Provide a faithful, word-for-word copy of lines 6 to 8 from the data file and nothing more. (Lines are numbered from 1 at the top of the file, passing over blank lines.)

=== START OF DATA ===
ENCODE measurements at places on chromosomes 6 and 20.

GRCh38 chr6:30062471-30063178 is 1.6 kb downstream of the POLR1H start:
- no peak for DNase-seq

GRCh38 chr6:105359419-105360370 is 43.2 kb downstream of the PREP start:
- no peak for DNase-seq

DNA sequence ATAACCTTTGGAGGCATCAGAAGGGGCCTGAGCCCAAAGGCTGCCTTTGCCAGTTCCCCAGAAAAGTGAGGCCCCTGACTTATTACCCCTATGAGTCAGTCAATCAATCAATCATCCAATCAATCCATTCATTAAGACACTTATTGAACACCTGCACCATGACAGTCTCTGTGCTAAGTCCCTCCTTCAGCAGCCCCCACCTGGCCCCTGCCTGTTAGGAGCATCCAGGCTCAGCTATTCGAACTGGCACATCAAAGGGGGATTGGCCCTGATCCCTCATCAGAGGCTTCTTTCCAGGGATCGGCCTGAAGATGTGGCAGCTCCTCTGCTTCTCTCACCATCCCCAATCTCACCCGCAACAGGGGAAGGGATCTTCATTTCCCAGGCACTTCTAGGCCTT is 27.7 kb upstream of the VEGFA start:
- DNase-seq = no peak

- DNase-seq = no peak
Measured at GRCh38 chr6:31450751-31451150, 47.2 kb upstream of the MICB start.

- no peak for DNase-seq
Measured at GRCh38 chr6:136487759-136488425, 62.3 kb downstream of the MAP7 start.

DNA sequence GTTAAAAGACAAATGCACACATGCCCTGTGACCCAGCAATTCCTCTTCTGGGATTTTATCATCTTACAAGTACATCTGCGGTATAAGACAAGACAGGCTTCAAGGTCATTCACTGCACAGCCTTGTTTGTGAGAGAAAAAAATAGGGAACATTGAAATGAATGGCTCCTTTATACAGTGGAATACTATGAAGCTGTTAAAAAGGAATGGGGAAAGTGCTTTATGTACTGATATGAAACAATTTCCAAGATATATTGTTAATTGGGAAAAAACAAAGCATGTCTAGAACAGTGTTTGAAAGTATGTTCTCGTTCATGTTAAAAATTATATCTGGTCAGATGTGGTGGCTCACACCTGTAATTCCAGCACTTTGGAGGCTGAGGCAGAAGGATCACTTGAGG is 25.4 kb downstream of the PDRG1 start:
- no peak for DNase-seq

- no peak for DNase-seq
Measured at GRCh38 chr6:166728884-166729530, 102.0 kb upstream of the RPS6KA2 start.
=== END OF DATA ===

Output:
DNA sequence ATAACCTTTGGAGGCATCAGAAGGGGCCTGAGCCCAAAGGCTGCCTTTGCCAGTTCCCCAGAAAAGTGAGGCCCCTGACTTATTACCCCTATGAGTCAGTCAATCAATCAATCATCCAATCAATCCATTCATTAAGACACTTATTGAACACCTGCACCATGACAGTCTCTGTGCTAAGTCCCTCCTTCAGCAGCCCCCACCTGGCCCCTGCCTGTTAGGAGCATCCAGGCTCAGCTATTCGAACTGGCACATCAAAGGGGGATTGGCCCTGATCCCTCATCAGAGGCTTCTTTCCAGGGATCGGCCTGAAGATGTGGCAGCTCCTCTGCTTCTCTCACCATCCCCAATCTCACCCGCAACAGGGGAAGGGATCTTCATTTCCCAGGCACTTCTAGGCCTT is 27.7 kb upstream of the VEGFA start:
- DNase-seq = no peak

- DNase-seq = no peak